OK - I think I have done really well to get this far. I have created my own page and have started my blog. But I don't really know what I am doing. Can anyone explain the difference between ning, wiki, podcast, and any others I've missed? I have broken my foot so missed some crucial workshops in the last couple of weeks where all of this would have been explained (typical - the only meetings/workshops I have actually wanted to attend in ages). Anyway, I am sure there are a lot of experts out that who would be delighted to share their knowledge and help me on track with setting up a social network for my students (aged 14-24). Any help would be much appreciated - but please keep it simple for my poor old brain.
Many thanks - Karen

Tags: I, Where, do, start

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Starting a Ning site would be a way of providing a social network for your learners, but you probably ought to have some ideas about what to do there, so that they have some activities to do. Classroom 2.0 is a Ning site, but as Ning sites tend to be private it's not easy to show you one. One is used in my college to promote discussions on topics and to show music and videos made by learners - it's for a music course. I guess that starting discussions and getting your learners to communicate as friends and commenters would be a start. As I work with skills for life and WBL, you might find my blog useful - it is here. Chris
Hi Chris - many thanks for your comments (and the link) - I have had a quick skim over your blog and, yes, I will find it very useful, as will my SfL tutors...... I am going to come back to it later when I can dedicate some time to reading everything.
I have just finished watching a presentation by a guy called Steve Hargaden on how to set up a ning social network - it was very good and extremely helpful. I think you are right though about promoting discussions and encouraging communication amongst students - obviously this will help with their wider key skills qualifications also.
Being a charity and working in PLP/WBL means that we are working with young people who are considerably disadvantaged when it comes to learning, so anything that can help.......
Thanks again - I look forward to future discussions.
Regards - Karen
Hi Karen,

Here's a couple of web-based resources that should be helpful:
One resource is Steve's Classroom 2.0 Resource Wiki.

Another is from a course last summer that I've used with my teachers and think it was posted here on CR2.0 a while back. I believe the instructor for the course was Alice Barr.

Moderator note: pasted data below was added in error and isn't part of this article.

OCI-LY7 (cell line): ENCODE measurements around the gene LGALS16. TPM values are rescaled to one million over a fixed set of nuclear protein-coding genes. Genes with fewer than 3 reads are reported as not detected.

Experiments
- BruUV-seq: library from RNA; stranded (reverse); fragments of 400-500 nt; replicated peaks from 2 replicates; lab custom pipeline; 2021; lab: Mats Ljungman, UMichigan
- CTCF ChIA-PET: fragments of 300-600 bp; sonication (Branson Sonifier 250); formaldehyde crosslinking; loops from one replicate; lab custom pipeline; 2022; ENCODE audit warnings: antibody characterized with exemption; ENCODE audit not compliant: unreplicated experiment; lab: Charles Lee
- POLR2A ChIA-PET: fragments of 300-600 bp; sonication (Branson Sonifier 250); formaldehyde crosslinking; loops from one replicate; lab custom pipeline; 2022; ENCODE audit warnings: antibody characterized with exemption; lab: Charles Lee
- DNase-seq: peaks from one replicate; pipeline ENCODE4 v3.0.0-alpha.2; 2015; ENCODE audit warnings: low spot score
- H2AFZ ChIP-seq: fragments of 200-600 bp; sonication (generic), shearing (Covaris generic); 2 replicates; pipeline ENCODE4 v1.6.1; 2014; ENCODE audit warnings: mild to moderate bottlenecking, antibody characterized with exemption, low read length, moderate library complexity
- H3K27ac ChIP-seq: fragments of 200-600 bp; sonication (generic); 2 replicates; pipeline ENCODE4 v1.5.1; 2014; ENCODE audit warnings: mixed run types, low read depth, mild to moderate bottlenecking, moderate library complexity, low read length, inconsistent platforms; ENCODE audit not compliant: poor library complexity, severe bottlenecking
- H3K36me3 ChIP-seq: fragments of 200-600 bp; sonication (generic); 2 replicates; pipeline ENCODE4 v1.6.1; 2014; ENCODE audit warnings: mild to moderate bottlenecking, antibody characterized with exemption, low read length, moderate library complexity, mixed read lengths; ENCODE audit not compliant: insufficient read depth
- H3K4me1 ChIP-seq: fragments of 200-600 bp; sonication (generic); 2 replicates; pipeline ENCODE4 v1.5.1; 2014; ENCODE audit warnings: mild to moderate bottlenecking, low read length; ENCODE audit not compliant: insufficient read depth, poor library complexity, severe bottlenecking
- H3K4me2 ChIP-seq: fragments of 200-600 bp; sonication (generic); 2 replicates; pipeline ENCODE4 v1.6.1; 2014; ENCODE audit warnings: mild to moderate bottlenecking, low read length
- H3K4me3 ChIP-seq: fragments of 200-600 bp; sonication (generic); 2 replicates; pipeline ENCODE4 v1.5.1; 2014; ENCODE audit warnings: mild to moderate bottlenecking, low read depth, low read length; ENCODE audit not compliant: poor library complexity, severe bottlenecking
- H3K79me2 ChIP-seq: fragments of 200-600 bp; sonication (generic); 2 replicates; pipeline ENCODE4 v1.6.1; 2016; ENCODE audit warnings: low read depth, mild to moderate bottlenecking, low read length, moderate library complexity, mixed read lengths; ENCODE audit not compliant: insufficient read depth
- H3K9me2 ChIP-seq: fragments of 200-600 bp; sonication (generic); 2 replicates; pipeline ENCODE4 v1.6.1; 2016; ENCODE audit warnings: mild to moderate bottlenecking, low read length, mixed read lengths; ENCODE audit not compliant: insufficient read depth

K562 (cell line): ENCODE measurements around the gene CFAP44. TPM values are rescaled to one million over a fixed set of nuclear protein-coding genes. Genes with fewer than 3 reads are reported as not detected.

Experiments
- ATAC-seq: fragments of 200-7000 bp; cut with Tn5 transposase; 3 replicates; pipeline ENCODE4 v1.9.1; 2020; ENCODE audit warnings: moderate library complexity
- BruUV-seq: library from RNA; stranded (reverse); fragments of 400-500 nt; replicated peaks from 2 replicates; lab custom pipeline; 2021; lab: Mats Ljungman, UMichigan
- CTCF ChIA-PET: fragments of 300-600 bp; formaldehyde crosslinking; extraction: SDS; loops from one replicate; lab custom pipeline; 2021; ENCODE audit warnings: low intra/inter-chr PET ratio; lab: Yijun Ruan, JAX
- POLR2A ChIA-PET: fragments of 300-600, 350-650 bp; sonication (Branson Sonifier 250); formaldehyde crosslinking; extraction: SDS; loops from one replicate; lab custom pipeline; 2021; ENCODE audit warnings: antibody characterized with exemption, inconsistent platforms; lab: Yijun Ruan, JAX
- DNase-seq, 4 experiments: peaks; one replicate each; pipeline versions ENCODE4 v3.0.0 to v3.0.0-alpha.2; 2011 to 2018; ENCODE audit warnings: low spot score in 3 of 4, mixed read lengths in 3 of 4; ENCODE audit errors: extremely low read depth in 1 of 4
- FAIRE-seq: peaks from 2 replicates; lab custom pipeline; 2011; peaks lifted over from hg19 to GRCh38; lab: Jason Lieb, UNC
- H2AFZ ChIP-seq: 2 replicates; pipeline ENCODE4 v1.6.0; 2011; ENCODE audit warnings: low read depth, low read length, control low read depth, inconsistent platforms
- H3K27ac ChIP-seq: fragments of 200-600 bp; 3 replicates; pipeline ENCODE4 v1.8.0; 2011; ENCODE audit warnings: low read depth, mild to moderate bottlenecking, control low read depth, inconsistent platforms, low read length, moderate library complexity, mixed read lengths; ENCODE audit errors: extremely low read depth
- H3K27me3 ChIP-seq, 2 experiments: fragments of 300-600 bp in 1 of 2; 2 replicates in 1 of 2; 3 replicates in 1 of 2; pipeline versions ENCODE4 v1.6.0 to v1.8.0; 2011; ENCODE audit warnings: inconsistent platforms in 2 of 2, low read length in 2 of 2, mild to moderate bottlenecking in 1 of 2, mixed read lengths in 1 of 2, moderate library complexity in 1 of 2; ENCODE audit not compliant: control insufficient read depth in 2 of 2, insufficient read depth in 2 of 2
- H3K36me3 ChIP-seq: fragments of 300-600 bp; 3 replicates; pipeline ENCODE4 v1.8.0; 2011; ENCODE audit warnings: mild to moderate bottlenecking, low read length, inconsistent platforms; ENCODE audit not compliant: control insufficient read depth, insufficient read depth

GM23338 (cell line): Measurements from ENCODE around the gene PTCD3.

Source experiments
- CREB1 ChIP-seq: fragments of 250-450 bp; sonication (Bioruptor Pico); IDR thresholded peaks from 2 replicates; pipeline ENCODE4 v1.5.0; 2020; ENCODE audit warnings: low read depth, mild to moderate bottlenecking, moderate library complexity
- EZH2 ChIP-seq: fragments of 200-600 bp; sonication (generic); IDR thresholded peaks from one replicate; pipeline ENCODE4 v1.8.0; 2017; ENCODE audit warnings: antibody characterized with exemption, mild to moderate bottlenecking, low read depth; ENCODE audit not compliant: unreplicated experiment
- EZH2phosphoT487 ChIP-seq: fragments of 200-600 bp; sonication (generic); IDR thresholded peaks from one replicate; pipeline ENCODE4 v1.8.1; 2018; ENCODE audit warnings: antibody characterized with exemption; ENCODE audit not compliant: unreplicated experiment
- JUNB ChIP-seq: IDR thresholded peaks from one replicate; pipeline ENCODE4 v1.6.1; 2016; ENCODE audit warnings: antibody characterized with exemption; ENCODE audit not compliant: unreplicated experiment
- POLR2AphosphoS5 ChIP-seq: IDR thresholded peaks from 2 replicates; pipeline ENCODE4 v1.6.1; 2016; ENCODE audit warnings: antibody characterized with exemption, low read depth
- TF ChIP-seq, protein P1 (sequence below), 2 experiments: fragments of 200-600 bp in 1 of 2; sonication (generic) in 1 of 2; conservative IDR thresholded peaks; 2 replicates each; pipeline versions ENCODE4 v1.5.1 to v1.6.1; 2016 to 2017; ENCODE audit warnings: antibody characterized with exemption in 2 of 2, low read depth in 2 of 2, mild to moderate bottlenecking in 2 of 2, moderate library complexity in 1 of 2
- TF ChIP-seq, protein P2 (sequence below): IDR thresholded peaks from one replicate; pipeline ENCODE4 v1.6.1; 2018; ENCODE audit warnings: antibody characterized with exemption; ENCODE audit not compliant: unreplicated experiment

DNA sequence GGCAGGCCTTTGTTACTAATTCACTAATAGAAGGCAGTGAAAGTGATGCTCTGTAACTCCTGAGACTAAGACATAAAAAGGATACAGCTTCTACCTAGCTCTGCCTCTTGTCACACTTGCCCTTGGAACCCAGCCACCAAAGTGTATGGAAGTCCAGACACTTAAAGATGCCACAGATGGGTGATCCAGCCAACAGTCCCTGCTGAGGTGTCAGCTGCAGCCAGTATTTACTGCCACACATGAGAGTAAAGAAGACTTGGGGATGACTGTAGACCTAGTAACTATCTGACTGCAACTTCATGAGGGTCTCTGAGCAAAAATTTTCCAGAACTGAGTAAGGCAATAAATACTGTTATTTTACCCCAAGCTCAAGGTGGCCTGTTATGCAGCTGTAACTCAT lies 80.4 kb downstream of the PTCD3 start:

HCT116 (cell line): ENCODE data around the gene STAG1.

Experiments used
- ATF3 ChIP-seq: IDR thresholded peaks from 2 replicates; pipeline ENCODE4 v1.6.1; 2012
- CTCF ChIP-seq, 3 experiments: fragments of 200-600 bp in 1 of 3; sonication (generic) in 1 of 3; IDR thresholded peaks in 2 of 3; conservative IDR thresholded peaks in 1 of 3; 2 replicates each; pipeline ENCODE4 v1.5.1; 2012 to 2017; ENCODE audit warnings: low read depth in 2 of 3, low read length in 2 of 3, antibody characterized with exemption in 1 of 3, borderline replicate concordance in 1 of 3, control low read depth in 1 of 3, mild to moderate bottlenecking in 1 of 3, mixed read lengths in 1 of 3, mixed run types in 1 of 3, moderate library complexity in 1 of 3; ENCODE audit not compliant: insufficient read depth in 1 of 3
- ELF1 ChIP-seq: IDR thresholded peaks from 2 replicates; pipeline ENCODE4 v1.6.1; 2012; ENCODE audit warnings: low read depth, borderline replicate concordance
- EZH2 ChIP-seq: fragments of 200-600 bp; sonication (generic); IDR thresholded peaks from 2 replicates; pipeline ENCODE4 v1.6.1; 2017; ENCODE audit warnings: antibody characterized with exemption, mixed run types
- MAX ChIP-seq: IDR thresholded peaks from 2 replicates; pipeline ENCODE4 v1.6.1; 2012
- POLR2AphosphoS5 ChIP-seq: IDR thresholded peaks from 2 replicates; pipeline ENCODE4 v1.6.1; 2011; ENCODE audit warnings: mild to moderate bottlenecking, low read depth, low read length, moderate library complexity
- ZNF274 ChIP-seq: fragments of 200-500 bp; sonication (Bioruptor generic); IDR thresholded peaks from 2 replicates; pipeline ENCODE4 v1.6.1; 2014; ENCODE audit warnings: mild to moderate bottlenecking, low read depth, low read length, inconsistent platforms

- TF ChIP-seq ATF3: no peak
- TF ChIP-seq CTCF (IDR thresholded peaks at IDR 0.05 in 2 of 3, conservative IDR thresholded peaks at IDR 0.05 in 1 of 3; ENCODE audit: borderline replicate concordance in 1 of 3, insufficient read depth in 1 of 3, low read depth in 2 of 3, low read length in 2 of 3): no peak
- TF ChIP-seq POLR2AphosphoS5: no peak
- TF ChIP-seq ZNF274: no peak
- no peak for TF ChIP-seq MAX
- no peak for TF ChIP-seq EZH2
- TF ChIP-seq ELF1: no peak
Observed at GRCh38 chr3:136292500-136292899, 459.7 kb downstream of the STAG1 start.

Two great books are:
web 2.0: new tools, new schools by Solomon and Schrum and Will Richardson's Blogs, Wikis, Podcasts....

Hope that helps!
Hi Edwin - thanks for this - I've actually found Steve (Hargadon) and have followed a course he did on creating a ning network which was extremely useful. However, thanks for the link as I will go and see what else he has. Thanks also for the other links - they are very useful.
Regards - Karen
I use a ning site for my Digital Communications class. Students are given a topic that they must respond to both my initial post and one of their classmates. Ning can be very much the social networking site, much like Myspace, but if yours is private then you have much more control. A podcast is an audio "discussion" (for lack of a better word) that can be posted online for others to listen to - much like an video posted on YouTube for watching, a podcast is for listening. A Wiki is a place that collaboration can occur, but they are pretty much either you like them or you don't. I took a workshop recently where the presenter LOVED Wikis, but at the end of the workshop when a poll was given, not one person listed Wikis as something they would use in their classrooms.

My suggestion for your setting up a Ning site of your own for your students is to list your Ning site as a public site, have your students join, and THEN make it private. Takes a few frustration steps out of the equation.
Hi Michal - thanks for your response - any chance you could let me know your Ning address so that I can go and have a look. It sounds like this is something I should be looking at. Thanks for the descriptions on the podcast and wiki and for your suggestions re public and private ning site - only problem is we have students leaving and joining all the time so would I have to make it public again everytime a new student wanted to join? Also, is it customary to remove someone once they have left your educational establishment? Regards - Karen
Hi Karen,

Creating a podcast means recording your voice and uploading. My students shared about their maths projects in the form of a podcast. Here is the link.

Have fun!
Hi Rashmi - thanks for your response. I now (sort of) understand podcasting but I went to you link and couldn't really understand what to do next (dohhhh). Various things needed to be downloaded and I am assuming one of these is the recording? Regards - Karen
Having your own blog is fantastic. Do your students enjoy it?

My one piece of advice is "don't try to do everything". You will wind up like those travelers who try to see the whole world, but end up with nothing more than a tick-list of monuments visited. So one thing at a time, and keep your focus on your students. They will be your best guides.
Hi Ian
Thanks for your sound advice - I must admit, there seem to be so many "things" out there, but a lot are very similar and it is picking out the good ones that is the difficult bit. I will take your advice and concentrate on small (baby) steps to start with. I will involve the students once I have set it up - perhaps they will enjoy tutoring myself and my staff in what to do.
Regards - Karen



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